Hey, teens of today! You know what’s super cool and dope? The Internet! But you know what’s totally whack? Suicide. That’s the rad message of the wicked awesome “Chatroom,” a thriller aimed at you, the teens of today! It speaks your language (English) and deals with issues you can relate to, like cyber-bullying and Imogen Poots.
The film features Aaron Taylor-Johnson, star of “Kick-Ass” and “Godzilla” and noted survivor of a cougar attack, as William, a troubled London teen who uses the Internet for its intended purpose of ruining lives. He starts a chatroom called “Chelsea Teens!” (enthusiasm his), which is immediately joined by several local kids his age. You know how excited teenagers get when there’s a new chatroom!
Now, since so much of the film consists of Internet conversations, and since it is boring to watch people type at computers, the movie uses a gimmick to stimulate our feeble brains. The Internet is portrayed as a vast, garishly lit hotel, each room a different chatroom (in this movie, the Internet consists only of chatrooms) in which the participants sit around and talk. It’s basically a chat transcript being read aloud, except that everyone speaks in coherent sentences, nobody says “LOL” or “WTF,” and Scarlett Johansson’s breasts are not mentioned.
The other Chelsea teens who join the chatroom are similar to William in that they all have melodramatic problems ripe for exploiting, dissimilar to him in that they are not sociopaths or played by actors who married women twice their age. Eva (Imogen Poots) is a pretty girl and a model, but her real-life friends are shallow and vain because they are also models. Smart, timid Emily (Hannah Murray) feels like she’s never good enough for her social-climbing parents. Mo (Daniel Kaluuya) is ashamed of himself for having a crush on his best friend’s 11-year-old sister. Jim (Matthew Beard) is a mopey Eeyore with an overwrought story of being abandoned by his father at the zoo when he was 9 years old, a story that would be sad in a real movie but just makes us roll our eyes here.
And William himself? His mother is a famous novelist who based her dashing hero on William’s older brother, so William is jealous and snotty about that. He also has scars on his wrists — movie shorthand for “this person attempted suicide but didn’t do it right.” They don’t write novels about quitters, do they, William?
We gradually come to realize that despite his friendly, earnest demeanor online, like an Internet Boy Scout, what William really wants is to wreak havoc and cause suffering, like an Internet commenter. He tells Emily to commit anonymous acts of vandalism to get her parents’ attention. For Eva, he sabotages a rival model’s career. He tells Jim to quit taking his antidepressants. He advises Mo to tell his friend about his inappropriate feelings for his sister, assuring him the friend will understand. (The friend does not.)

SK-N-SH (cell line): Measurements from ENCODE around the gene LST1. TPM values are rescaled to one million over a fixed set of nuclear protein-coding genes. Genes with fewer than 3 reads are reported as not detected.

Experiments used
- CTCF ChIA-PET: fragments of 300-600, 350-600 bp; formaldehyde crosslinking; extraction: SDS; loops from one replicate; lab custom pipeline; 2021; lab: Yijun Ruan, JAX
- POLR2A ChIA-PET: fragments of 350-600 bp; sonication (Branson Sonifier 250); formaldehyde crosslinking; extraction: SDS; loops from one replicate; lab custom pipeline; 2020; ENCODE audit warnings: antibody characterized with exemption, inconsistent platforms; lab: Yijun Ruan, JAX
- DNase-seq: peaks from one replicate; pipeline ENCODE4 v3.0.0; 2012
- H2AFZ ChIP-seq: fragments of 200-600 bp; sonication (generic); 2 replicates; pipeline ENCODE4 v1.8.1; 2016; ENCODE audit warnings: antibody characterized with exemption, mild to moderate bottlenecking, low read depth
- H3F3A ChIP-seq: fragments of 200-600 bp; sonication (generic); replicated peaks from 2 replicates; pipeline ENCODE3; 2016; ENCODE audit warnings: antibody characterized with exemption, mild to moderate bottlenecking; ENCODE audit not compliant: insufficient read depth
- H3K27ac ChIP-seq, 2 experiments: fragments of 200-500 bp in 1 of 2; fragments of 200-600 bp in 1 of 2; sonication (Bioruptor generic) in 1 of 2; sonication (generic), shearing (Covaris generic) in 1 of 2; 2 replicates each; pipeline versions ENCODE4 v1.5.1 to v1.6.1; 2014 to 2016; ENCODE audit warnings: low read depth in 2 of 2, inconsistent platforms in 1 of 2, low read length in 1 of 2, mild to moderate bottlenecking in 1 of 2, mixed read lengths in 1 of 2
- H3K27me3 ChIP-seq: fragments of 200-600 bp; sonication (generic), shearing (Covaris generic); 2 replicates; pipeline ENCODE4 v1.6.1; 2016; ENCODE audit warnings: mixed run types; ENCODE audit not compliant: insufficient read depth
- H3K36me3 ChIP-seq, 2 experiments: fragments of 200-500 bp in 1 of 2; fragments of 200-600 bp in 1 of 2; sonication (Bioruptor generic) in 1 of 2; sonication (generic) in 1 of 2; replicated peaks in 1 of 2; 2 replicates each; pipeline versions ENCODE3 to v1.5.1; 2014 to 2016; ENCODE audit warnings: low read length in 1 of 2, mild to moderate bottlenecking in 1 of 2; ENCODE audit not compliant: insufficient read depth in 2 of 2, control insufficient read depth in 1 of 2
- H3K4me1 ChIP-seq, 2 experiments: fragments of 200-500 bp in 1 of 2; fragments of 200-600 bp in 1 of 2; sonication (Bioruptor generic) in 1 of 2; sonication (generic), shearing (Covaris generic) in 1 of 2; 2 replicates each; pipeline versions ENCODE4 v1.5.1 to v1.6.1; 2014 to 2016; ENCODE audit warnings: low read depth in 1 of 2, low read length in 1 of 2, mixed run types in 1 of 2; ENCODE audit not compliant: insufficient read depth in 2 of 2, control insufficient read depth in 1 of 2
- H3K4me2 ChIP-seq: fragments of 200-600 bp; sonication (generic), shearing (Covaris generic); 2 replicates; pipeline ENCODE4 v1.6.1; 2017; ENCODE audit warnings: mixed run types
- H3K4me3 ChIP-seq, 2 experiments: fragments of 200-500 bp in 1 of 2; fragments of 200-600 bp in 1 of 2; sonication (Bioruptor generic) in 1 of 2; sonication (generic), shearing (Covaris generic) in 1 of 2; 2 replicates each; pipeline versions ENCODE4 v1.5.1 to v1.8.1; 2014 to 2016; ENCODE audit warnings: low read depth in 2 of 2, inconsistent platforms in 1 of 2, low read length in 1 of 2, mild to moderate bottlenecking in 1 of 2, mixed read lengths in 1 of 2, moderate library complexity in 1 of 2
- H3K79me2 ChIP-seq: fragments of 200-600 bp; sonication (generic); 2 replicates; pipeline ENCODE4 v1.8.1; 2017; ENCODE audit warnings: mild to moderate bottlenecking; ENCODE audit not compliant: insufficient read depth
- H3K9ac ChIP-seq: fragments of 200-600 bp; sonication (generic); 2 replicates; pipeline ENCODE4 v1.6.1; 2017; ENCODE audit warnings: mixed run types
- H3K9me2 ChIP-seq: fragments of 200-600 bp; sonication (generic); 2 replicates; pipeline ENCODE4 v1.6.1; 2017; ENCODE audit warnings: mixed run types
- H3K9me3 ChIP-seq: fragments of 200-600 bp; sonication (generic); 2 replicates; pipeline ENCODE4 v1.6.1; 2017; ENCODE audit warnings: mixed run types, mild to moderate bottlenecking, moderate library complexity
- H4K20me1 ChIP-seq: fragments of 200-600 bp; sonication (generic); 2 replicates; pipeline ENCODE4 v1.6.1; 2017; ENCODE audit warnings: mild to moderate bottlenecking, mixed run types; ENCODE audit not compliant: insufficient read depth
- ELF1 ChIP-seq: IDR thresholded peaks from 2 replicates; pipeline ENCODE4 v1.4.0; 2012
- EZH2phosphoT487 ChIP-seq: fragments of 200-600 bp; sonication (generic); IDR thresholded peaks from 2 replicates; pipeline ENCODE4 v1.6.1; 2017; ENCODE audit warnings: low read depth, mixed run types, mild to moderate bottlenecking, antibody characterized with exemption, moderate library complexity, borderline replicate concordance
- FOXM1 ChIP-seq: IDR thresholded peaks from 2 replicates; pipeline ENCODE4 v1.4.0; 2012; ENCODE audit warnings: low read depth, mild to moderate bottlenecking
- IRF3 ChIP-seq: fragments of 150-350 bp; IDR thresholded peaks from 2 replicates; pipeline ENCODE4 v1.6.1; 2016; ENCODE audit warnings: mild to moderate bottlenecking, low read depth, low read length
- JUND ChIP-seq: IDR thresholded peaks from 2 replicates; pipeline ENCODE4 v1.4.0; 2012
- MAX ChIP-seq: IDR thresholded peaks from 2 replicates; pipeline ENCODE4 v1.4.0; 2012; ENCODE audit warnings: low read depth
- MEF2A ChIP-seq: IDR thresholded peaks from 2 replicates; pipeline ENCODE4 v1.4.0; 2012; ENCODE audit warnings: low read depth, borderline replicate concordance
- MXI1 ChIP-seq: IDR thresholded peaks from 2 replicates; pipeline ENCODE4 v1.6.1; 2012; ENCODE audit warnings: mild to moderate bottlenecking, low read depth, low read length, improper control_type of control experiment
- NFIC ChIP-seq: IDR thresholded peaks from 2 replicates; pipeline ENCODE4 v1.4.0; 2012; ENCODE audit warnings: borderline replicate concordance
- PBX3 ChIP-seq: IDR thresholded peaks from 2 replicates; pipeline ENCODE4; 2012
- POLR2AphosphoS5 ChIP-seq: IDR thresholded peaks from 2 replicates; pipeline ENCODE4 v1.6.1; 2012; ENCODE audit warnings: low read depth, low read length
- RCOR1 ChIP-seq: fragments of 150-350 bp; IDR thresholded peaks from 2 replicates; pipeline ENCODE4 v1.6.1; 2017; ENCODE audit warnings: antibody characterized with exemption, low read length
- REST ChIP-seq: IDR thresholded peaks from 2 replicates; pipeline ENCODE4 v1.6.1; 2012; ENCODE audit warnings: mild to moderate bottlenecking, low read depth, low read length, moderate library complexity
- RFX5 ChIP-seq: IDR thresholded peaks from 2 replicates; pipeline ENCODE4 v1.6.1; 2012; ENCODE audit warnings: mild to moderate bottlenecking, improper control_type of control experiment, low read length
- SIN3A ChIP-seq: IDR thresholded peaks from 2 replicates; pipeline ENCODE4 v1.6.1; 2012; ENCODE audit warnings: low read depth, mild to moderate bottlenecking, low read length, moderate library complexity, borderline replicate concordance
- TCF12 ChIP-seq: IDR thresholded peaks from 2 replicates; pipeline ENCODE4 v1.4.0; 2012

What’s with all the bad advice? Is William the devil? Is he Dr. Drew? No, he’s just a miserable bastard who wants everyone else to also be miserable bastards. The question is why the other kids take his advice even though they are pretty smart and the advice is obviously terrible. It’s not like William is persuasive or charismatic, not in person, and certainly not when it’s just his words appearing in a chatroom window. But it shouldn’t surprise us that a movie about teenagers and the Internet that doesn’t understand how the Internet works would also not understand how teenagers work. It is in keeping with the general theme.
In the film’s climax, William has persuaded the now unmedicated Jim to kill himself, and has even procured a gun for him. (Remember, this is England, where getting a gun would actually be difficult for a teenager to do.) The other Chelsea Teens rush all over the Internet and actual London looking for Jim, hoping to stop him before it’s too late. The idea of intentionally manipulating a depressed teenager into dumping his medication and committing suicide is horrifying in a real-world context, but don’t worry: the movie is too obvious and stupid to be taken seriously. Instead, it’s just distasteful and exploitative, a dopey melodrama aimed at undiscerning young audiences despite having no idea how to talk to them. How it failed to make $100 million, I’ll never know.